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How zoning affects the wealth gap

David Brancaccio May 6, 2013
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A “snob zone” is a place that uses restrictive zoning in a residential area to keep certain types of housing — and therefore people — out, says Lisa Prevost. Prevost’s book, Snob Zones: Fear, Prejudice, and Real Estate, comes out today and focuses on several towns in the Northeast, an area she’s covered extensively for outfits like the New York Times and Boston Globe.

One of those towns, a place called Roxbury in Connecticut, is a prime example of a snob zone, according to Prevost. Roxbury used to be a rural farm town, but wealthy people seeking the quiet of rolling hills and country simplicity moved in. And when they moved in, the price to own a home moved up. Adding to that cost, says Prevost, were highly-restrictive zoning laws put in place by the local government to attract “the right kinds of people.” For instance, one zoning law considered by the town would require people to have a minimum lot size of four acres in the town. Owning four acres would affectively exclude a broad swath of incomes from moving into town.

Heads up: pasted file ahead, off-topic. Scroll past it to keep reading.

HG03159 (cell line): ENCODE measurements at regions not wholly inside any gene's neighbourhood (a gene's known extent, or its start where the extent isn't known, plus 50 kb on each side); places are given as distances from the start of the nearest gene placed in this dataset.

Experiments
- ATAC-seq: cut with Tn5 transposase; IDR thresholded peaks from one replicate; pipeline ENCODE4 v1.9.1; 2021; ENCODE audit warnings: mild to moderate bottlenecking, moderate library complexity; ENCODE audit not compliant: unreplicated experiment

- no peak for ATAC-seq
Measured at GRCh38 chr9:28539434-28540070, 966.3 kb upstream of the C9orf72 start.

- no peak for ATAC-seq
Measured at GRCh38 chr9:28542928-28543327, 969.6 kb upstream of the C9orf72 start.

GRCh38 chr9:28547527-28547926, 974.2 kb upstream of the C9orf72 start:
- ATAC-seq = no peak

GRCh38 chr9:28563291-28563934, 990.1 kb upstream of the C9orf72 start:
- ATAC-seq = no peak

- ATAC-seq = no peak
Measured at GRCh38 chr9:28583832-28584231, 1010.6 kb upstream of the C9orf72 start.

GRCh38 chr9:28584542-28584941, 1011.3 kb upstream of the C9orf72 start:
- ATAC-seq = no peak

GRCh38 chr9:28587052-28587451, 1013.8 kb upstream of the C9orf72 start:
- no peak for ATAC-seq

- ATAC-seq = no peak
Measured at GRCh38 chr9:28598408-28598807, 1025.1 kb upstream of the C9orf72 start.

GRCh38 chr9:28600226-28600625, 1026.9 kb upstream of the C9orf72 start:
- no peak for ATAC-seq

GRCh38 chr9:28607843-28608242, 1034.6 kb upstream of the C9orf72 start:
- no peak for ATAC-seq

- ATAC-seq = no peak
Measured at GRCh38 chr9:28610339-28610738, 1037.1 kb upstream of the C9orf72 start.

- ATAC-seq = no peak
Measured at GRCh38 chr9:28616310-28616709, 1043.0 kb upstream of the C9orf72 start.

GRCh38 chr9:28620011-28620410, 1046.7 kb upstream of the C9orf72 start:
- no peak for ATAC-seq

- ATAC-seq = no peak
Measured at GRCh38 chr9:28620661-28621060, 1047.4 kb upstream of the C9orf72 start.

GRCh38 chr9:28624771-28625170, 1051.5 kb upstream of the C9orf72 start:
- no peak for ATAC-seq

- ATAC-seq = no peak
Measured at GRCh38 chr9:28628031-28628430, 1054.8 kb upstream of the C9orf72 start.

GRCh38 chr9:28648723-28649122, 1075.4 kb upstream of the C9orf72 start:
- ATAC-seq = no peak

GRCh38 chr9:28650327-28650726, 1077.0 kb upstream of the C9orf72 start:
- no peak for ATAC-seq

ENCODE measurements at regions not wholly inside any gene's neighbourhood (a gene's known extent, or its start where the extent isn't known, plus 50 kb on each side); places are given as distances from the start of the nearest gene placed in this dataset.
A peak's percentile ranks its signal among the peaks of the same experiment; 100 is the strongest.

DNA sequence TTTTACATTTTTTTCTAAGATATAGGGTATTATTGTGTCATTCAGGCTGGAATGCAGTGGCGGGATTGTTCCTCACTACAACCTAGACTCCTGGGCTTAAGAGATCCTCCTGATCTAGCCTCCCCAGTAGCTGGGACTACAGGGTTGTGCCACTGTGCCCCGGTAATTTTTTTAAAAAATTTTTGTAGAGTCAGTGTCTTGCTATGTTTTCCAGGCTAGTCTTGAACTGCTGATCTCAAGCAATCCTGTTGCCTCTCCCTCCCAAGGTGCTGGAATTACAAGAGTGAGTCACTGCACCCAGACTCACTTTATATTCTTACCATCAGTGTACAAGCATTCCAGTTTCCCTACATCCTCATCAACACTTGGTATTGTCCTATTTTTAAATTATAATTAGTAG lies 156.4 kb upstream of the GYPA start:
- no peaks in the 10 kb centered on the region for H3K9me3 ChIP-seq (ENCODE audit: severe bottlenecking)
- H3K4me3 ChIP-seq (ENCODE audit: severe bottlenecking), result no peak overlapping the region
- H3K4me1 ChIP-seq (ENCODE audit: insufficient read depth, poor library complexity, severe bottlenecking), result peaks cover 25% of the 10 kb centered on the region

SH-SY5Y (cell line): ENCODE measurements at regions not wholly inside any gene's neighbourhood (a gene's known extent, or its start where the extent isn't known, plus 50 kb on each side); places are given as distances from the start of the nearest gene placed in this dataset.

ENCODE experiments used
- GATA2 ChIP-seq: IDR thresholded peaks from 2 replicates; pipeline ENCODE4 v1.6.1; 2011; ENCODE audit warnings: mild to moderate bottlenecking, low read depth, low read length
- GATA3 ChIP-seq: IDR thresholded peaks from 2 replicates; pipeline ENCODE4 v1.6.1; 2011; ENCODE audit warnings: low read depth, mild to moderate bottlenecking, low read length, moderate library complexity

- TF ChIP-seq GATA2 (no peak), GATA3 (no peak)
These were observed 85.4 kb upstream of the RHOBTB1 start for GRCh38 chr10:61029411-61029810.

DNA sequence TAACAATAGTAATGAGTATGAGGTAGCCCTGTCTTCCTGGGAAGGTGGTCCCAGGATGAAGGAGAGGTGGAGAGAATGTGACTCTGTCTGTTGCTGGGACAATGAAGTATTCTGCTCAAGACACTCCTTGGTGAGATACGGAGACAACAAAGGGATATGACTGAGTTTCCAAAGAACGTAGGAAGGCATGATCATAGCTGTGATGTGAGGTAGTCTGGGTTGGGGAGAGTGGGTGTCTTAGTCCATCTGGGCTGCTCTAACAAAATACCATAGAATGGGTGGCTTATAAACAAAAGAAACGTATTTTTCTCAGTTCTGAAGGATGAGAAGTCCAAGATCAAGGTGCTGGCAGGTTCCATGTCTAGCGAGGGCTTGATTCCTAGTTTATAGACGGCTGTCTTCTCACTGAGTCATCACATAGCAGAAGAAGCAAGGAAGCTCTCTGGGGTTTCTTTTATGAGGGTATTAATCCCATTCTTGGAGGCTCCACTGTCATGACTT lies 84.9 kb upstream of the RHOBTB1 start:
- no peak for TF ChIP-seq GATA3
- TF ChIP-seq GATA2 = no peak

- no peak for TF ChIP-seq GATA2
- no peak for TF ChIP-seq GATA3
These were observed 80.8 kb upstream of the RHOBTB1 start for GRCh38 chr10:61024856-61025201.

“Roxbury is one of the most expensive towns in Connecticut, and you could say that that’s the way they want it,” says Prevost.

The zoning laws in Roxbury are also chasing locals, who have ties to the community going back generations, out of town. As prices go up and restrictions become more onerous, Roxbury increasingly becomes a town for the rich only, says Prevost. The rich, and the old. Young families can’t afford to buy and there are no smaller, starter homes available in town because of zoning restrictions. The demographic shift in Roxbury isn’t limited to this single town, says Prevost. Connecticut has one of the oldest populations in the country with one of the lowest birthrates. Aging populations require younger people to fill out local tax bases and innovate new jobs into the economy. Without young people, Connecticut’s future looks pretty dicey.

Communities with better mixes of single- and multi-family housing, with options for all income levels, are better communities, says Prevost.

“For a housing market, it’s always healthy to have a range of housing so that people can move up the ladder,” she says. “I grew up in New Hampshire and I remember when the small towns did have the bank president living the same place where the farm laborers did. We have lost a lot of that through suburbanization and as we see the deepening inequities between incomes, I think that’s reinforced by some of this zoning.”

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